Thursday, January 23, 2014

Nordika Polar Vortex Quilt Tutorial

Happy Thursday! I have a fun quilt tutorial to share with you today! I was recently making snowball blocks for a different quilt and managed to make the wrong size! So this quilt was a way to use those up! It's a great project for a small group of fat quarters, and would make a great lap quilt for the car or relaxing on the couch.  It's somewhere between a baby quilt and a regular throw quilt!

I used my Nordika collection for my quilt.  The line feels very wintery to me, so a snowball quilt felt appropriate! I've named this quilt Polar Vortex to commemorate this crazy cold we've been having! I used the Snow Pure Element for the background and Shadow Squared Element for the binding, both by Art Gallery Fabrics. I backed it with a vintage sheet!

Sewing Level: Intermediate

Materials:
- 9 fat quarters of print fabrics
- 2 1/4 yards solid fabric
- 1 3/4 yards of 90" wide cotton batting
- 3 1/2 yards of backing fabric*
- 1/2 yard of binding fabric
- Coordinating thread
- Water soluble marker or pencil

*Optional pieced back: 1 3/4 yards + 4 fat quarters

Notes:
Finished Quilt Size: 54"x54"
Width of Fabric (WOF) = 42" assumed
Fat Quarter =  18"x21"

Cutting:
From 9 fat quarters:
- Cut (4) 6.5"x6.5" squares

From solid fabric:
- Cut (9) 2.5"xWOF strips
- Subcut each strip into (16) 2.5"x2.5" squares

- Cut (8) 6.5"xWOF strips
- Subcut each strip into (6) 6.5"x6.5" squares

Total print squares: 36
Total solid 2.5 squares: 144
Total solid 6.5" squares: 45

Instructions:

 *Use a 1/4" seam allowance unless otherwise noted.*

1. Using a water-soluble marker or a pencil, mark a diagonal line across the wrong side of four solid 2.5" squares. Place one square in the upper-left corner of the a print 6.5" square, right sides together. Stitch across the corner on the line you marked. Trim off corner, leaving a 1/4” seam. Press corner up.

2. Turn block clockwise and repeat step 1 with the remaining three corners.

3. Repeat steps 1-2 with remaining 2.5" solid squares and 6.5" print squares. You'll have a total of 36 blocks.

4. Mix up pieced blocks and 6.5" solid squares in a bucket or bag.  Randomly piece together rows of 9 blocks.


5. Arrange rows until you find a layout you like. Press seams in each row in a single direction, alternating direction every other row.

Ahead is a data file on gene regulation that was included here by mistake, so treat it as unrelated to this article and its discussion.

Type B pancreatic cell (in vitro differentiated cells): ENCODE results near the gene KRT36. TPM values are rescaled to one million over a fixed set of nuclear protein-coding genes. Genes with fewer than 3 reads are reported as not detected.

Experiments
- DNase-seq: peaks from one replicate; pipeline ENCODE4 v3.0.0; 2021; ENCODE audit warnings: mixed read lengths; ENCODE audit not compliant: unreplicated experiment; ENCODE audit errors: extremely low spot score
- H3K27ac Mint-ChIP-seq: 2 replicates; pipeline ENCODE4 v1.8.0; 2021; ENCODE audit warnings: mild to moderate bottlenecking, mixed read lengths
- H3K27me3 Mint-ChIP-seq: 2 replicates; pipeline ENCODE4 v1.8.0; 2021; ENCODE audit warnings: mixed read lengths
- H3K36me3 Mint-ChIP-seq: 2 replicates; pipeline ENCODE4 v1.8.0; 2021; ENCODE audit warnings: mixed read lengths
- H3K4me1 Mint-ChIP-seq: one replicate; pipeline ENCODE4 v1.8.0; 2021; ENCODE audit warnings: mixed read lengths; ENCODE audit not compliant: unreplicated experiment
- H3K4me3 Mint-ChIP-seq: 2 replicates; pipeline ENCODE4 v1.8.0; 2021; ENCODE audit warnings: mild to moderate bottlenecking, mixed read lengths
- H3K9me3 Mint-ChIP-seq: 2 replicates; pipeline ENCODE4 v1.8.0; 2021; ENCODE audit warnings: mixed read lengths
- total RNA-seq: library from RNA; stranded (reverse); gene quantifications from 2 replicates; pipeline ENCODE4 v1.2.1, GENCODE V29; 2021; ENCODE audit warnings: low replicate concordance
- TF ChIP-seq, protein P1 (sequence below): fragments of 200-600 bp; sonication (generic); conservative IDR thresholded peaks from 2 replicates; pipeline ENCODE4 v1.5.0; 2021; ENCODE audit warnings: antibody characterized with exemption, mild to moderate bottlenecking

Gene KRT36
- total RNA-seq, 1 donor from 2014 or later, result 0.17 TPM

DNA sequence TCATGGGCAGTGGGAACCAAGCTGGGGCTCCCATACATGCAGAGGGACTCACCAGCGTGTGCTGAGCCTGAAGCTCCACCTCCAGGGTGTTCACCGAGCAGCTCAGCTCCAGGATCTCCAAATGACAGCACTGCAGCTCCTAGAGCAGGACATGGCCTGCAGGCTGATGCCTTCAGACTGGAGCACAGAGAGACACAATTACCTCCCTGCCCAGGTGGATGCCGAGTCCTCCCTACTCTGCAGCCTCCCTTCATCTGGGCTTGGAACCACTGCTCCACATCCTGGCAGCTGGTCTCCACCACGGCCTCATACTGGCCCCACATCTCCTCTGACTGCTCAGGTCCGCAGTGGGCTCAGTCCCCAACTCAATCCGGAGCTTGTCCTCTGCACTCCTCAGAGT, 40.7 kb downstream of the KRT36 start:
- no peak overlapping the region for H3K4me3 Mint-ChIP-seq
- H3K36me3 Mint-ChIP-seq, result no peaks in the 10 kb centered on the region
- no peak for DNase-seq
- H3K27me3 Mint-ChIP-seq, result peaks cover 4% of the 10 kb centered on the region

6. Sew rows together to finish the quilt top, press seams open.

7. Prepare Backing: It’s good practice to cut your backing and batting at least 4” larger than your top on all four sides. I’ve included this overage in the backing yardage requirements. Cut your backing yardage in half. Press. Trim off the selvedges and sew your pieces together lengthwise. Press seam open.

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*Optional pieced backing
This is an easy pieced backing that doesn't require tons of yardage!

Cutting:
 From 4 fat quarters:
- Cut (1) 16"x21" rectangle

From backing yardage:
- Cut (2) 62"x21" rectangles

Instructions:
 *Use a 1/4" seam allowance unless otherwise noted.*



1. Sew 16"x21" pieces together in a row along the long edges. Press seams open. Piece should measure 62.5"x21".  Trim down to 62".

2. Sew a yardage rectangle to the top and bottom of the pieced unit from step 1. Press seams open.
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8. Basting: Using masking or painter’s tape, tape the backing to a clean, hard surface, right side down. Spread out your batting on top of the backing. Smooth out any wrinkles. Carefully spread out your quilt top on top of the batting, right side up. Pin your top, I like to use curved safety pins, spacing the pins a few inches apart. Make sure that your pins are going through all three layers.

9. Quilting: Quilt as desired, by machine or by hand. Trim away excess batting and backing fabric.